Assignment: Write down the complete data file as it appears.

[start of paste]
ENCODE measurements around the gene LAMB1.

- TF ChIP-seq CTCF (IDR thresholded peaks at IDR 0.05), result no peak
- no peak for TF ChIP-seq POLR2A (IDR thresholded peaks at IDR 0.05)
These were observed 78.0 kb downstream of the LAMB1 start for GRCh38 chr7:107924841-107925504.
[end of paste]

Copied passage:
ENCODE measurements around the gene LAMB1.

- TF ChIP-seq CTCF (IDR thresholded peaks at IDR 0.05), result no peak
- no peak for TF ChIP-seq POLR2A (IDR thresholded peaks at IDR 0.05)
These were observed 78.0 kb downstream of the LAMB1 start for GRCh38 chr7:107924841-107925504.